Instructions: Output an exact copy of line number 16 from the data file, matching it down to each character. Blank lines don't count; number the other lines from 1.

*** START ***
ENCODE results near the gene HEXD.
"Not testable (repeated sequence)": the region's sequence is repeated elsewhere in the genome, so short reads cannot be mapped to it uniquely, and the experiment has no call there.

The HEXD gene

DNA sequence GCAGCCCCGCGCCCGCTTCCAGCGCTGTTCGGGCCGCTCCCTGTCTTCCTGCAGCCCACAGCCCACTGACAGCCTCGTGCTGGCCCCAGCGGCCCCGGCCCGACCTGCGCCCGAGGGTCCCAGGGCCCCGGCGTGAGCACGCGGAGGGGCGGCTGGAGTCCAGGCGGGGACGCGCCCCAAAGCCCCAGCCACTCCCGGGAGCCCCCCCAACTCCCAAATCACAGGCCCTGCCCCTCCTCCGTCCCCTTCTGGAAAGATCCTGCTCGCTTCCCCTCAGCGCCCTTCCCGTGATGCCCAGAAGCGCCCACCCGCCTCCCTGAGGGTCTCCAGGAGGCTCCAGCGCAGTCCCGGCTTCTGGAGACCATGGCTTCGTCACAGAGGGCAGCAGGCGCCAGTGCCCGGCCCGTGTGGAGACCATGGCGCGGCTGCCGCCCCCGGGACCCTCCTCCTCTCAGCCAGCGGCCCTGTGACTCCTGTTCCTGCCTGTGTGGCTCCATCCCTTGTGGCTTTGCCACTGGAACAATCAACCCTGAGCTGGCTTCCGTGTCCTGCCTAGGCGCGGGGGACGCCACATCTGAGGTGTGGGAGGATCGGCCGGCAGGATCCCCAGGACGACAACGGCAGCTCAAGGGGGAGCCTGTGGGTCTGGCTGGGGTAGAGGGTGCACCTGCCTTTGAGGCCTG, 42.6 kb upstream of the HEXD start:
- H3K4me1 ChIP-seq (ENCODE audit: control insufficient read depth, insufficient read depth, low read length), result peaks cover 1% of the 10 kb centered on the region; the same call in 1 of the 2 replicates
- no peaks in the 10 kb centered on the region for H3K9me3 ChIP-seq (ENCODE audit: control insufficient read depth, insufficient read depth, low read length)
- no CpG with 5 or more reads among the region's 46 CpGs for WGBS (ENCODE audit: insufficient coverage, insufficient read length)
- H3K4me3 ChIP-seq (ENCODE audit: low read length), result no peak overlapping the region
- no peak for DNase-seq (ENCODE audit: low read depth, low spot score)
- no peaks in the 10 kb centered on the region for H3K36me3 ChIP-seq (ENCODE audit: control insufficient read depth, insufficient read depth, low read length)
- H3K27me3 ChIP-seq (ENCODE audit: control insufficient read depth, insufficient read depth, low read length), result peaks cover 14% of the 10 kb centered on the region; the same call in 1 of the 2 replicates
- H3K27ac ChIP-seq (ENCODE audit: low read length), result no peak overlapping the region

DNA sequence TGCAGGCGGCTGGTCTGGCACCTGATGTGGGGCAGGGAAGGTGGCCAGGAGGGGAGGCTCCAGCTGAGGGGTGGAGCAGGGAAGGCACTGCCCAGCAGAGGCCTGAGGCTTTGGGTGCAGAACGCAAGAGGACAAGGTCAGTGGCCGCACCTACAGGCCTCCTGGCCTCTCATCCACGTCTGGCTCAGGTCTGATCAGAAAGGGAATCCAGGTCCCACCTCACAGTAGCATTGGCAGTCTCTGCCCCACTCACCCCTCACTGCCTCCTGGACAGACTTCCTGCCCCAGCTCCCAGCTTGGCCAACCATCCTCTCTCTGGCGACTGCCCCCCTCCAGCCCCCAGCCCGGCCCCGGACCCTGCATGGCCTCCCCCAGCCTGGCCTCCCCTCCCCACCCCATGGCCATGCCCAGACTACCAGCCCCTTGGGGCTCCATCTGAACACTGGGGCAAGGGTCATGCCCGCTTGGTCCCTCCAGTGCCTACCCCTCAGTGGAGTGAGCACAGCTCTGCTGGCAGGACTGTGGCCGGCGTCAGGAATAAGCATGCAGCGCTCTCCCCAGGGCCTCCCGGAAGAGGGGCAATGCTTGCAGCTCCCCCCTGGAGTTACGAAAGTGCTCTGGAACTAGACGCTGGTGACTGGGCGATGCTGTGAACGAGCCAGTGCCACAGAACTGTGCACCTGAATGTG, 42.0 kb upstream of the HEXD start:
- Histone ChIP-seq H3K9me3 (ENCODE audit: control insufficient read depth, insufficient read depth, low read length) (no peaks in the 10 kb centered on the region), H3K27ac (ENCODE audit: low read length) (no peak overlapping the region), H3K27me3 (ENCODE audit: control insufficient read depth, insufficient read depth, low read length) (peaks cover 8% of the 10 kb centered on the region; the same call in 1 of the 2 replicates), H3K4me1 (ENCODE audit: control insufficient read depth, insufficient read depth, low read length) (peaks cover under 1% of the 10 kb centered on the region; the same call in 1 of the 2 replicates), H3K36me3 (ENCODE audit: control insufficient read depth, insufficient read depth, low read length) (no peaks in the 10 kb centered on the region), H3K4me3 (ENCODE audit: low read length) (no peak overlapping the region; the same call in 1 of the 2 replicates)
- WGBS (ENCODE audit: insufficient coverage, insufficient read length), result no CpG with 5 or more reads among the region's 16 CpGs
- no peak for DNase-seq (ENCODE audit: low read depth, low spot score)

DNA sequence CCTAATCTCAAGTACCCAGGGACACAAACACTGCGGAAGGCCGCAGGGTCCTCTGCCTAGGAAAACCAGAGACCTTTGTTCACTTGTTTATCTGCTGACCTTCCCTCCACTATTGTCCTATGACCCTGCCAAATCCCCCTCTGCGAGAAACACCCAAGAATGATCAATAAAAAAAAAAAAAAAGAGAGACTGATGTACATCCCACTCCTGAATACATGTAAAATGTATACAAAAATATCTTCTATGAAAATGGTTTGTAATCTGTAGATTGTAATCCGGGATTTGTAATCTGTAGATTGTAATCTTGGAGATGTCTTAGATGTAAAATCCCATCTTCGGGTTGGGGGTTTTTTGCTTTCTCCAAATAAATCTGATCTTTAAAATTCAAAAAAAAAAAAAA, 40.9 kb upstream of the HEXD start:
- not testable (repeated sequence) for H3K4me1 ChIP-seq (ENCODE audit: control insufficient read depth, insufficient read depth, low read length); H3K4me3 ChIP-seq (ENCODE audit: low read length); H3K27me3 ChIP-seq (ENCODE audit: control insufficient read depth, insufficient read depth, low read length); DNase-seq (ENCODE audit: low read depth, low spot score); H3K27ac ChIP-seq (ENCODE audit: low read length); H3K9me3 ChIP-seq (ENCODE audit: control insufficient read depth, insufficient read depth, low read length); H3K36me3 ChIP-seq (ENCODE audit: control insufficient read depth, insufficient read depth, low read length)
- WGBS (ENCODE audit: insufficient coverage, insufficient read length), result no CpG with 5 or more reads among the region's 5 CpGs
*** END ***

- no peak for DNase-seq (ENCODE audit: low read depth, low spot score)